Feed Intake and Nutrient Digestibility of Growing Lambs Supplemented Intragastrically with Full-Fat Rapeseed (Cv. Tower)

Seoane, J.R.; Gorrill, A.D.L.; Nicholson, I.W.G.

Canadian Journal of Animal Science 56(2): 305-315

1976


ISSN/ISBN: 0008-3984
DOI: 10.4141/cjas76-036
Accession: 068492984

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Abstract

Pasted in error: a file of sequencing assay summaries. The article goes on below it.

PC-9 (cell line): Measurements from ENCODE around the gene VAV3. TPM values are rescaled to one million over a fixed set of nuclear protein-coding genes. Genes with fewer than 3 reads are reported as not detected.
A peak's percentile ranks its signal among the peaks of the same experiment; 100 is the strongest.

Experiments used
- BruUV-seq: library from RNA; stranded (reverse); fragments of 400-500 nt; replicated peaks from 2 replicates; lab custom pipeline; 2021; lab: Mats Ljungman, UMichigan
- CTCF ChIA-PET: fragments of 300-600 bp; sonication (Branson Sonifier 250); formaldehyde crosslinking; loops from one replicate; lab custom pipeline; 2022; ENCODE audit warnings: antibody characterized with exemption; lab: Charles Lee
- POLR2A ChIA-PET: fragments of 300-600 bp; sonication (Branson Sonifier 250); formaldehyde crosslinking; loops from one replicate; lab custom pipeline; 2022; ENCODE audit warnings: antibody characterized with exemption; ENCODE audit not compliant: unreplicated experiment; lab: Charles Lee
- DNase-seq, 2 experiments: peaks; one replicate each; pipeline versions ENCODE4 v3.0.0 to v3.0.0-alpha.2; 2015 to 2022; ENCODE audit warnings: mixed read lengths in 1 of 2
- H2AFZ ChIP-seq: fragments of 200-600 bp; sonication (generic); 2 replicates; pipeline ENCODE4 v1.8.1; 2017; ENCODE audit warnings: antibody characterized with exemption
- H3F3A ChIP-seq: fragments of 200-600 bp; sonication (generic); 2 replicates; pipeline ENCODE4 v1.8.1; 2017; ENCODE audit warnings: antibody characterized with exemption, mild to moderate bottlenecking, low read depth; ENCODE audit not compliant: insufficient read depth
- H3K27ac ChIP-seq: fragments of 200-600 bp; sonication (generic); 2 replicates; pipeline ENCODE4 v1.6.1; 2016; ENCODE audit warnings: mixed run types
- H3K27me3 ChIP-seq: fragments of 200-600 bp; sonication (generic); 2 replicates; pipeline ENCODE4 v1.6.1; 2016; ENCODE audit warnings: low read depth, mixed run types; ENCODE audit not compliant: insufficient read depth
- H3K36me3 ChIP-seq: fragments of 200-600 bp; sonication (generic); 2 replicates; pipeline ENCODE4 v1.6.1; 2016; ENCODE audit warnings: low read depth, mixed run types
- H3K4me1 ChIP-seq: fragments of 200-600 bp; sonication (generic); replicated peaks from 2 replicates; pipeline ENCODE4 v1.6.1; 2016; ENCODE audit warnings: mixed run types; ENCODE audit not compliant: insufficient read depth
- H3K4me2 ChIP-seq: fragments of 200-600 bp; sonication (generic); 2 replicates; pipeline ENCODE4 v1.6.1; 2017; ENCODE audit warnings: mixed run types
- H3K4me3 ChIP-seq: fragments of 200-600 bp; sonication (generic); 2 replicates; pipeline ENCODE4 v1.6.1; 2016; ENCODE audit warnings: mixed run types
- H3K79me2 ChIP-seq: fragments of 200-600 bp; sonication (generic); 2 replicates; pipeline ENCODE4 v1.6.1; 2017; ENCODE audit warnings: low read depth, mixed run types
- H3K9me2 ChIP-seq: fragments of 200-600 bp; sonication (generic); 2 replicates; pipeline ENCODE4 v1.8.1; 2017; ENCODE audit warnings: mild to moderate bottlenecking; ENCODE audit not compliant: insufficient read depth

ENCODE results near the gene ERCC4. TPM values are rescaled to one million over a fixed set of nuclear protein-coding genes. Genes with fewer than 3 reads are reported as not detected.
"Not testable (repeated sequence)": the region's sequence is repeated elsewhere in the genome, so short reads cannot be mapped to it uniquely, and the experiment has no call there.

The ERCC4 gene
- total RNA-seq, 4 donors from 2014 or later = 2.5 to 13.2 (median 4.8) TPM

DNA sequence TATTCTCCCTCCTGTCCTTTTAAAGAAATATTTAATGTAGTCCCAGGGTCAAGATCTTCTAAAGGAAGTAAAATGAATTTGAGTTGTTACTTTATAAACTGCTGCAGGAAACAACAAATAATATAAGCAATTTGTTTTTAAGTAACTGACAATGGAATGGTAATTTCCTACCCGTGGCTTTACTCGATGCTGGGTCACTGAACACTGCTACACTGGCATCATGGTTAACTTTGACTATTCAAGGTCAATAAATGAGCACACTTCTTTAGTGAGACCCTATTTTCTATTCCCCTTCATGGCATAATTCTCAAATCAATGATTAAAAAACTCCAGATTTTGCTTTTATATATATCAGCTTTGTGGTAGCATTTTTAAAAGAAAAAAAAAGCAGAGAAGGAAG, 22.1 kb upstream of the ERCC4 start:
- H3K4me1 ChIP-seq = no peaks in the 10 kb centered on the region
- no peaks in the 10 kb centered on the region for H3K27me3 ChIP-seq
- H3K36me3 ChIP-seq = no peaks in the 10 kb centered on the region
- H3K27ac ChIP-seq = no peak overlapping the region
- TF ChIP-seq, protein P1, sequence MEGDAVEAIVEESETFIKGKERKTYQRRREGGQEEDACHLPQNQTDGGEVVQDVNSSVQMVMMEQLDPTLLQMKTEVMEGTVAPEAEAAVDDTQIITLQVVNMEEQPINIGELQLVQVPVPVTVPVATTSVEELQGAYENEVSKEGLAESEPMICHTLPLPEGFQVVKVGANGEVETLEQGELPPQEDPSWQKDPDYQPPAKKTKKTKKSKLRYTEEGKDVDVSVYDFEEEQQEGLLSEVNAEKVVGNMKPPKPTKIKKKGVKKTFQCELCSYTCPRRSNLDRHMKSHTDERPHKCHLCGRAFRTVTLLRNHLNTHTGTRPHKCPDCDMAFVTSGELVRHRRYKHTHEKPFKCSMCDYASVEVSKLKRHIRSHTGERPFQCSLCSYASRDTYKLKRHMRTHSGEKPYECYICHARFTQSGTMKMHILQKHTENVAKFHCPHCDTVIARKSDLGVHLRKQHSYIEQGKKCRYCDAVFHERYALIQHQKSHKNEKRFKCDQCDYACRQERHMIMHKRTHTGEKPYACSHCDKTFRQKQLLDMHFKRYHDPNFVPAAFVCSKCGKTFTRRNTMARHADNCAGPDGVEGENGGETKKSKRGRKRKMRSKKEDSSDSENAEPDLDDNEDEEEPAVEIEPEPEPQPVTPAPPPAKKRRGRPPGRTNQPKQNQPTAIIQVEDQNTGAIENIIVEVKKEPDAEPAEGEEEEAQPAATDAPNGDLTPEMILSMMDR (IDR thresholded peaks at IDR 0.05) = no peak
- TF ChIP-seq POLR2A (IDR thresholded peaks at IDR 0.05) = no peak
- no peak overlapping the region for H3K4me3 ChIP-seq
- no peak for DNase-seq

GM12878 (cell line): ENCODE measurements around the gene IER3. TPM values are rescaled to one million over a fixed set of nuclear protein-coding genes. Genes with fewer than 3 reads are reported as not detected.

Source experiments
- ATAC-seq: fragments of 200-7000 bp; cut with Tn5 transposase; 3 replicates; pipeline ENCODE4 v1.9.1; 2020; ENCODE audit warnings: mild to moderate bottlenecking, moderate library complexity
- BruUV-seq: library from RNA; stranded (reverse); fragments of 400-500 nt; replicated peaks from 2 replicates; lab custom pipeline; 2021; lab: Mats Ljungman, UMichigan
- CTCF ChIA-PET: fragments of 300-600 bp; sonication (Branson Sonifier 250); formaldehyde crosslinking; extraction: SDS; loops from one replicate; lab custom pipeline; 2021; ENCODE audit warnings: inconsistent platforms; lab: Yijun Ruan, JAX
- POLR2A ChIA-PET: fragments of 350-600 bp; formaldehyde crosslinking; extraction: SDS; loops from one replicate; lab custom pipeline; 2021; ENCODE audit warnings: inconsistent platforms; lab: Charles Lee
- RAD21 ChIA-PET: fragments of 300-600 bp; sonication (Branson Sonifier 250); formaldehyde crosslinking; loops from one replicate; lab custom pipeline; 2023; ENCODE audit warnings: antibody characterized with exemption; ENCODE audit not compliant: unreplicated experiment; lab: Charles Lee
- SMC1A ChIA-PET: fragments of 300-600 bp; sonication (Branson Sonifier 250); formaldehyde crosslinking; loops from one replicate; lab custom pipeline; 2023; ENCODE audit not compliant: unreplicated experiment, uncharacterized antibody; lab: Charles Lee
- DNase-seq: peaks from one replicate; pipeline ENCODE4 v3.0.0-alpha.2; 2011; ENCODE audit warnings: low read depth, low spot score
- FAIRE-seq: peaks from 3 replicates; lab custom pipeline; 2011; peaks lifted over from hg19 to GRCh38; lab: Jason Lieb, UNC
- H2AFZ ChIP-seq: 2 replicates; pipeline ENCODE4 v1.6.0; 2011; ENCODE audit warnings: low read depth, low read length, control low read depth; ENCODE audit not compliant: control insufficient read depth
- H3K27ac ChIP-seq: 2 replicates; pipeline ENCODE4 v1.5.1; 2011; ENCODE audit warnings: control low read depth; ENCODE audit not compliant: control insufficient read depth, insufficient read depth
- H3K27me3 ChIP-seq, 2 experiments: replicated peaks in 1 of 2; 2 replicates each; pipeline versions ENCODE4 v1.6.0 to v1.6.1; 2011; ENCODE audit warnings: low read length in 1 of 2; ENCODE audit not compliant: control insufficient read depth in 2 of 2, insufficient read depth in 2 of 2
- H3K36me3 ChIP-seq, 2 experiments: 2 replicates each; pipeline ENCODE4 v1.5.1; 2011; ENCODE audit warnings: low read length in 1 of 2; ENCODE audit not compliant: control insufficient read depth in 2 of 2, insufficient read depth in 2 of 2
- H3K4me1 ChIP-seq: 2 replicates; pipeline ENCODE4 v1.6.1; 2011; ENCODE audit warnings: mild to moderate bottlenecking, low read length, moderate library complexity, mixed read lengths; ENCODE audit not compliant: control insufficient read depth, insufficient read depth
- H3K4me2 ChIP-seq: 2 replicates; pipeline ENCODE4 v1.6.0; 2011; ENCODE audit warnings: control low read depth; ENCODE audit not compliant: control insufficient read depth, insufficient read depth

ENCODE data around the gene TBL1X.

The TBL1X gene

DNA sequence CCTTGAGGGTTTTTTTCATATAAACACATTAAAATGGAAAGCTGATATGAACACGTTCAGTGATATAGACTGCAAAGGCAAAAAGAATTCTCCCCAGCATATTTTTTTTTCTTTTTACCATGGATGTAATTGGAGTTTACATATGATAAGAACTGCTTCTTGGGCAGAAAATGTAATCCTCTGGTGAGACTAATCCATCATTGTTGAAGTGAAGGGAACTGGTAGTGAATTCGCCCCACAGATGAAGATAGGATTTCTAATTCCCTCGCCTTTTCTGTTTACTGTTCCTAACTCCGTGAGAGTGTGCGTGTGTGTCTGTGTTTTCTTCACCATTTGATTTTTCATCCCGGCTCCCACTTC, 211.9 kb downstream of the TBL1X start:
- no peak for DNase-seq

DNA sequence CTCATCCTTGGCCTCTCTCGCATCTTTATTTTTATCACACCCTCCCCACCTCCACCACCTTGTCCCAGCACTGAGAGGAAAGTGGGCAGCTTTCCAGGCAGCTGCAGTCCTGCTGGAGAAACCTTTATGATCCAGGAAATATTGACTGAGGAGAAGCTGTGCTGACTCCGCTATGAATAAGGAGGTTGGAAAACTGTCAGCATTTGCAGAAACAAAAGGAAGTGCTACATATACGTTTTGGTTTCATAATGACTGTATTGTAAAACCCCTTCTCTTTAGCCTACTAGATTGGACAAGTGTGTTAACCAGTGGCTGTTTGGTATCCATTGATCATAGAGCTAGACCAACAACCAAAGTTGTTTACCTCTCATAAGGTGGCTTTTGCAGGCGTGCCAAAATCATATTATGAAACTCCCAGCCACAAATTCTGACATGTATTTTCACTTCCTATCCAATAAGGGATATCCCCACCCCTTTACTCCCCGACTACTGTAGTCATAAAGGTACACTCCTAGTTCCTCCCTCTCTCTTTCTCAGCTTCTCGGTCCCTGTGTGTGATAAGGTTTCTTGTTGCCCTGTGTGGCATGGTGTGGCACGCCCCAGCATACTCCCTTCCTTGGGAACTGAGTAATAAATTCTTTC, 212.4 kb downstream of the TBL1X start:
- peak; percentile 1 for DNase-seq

Seventeen lambs were used to study the effects of ruminal and/or abomasal infusions of rapeseed on voluntary feed intake, nutrient digestibility and nitrogen retention. The basal diet (65% barley, 30% ground hay) contained 92% dry matter, 12% protein and 3.9 kcal/g of gross energy as fed. In experiment 1, full-fat rapeseed (FFRS, 25% protein, 50% fat) was either heated in boiling water or non-heated and infused into the abomasum of lambs as a 20% solids suspension to provide 25% of the daily energy requirement for maintenance. The intake, nutrient digestion and nitrogen retention of lambs were not affected by the heat treatment. In experiment 2, abomasal infusions of 0, 100, 200 and 400 ml of saline did not affect the "hunger drive" or daily feed intake of lambs. In experiment 3, Ffrs (20% solids) was infused into the abomasum at levels of 12.5 and 25% of the energy requirements for maintenance with no infusion as control. Within 30 min post-infusion, voluntary energy intake decreased with increasing levels of Ffrs infused (r = − 0.68, P < 0.01), but the total of the energy consumed during this time period plus that infused was not different. Nutrient digestibility, nitrogen retention and average daily gains were not affected by the infusion level. In experiment 4, 15% of maintenance energy requirements were infused as Ffrs into the rumen or abomasum. Voluntary energy intake at 30 min post-infusion was lower following infusions into the rumen or abomasum as compared to no infusion (P < 0.01). Daily energy intake, weight gain and nutrient digestibility were not affected by the site of infusion. Nitrogen retention was lower when Ffrs was infused into the rumen. In experiment 5, partially extracted rapeseed (31% protein, 15% fat) was infused into the abomasum to supply either 0.1 or 0.2 g of nitrogen per kg0.75 body weight and compared to non-infused controls. Voluntary intake at 30 min post-infusion was lower for lambs that received the infusions (P < 0.02). Daily energy intake and nitrogen retention were not affected by the level of infusion. Nutrient digestibility increased gradually with each level of infusion (P < 0.01). These experiments indicate that intra-abomasal supplementation with Tower Ffrs does not improve the performance of growing lambs fed a pelleted diet containing about 12% crude protein. The Ffrs protein had low solubility in rumen fluid, in vitro, and therefore may be only partially degraded in the rumen in vivo.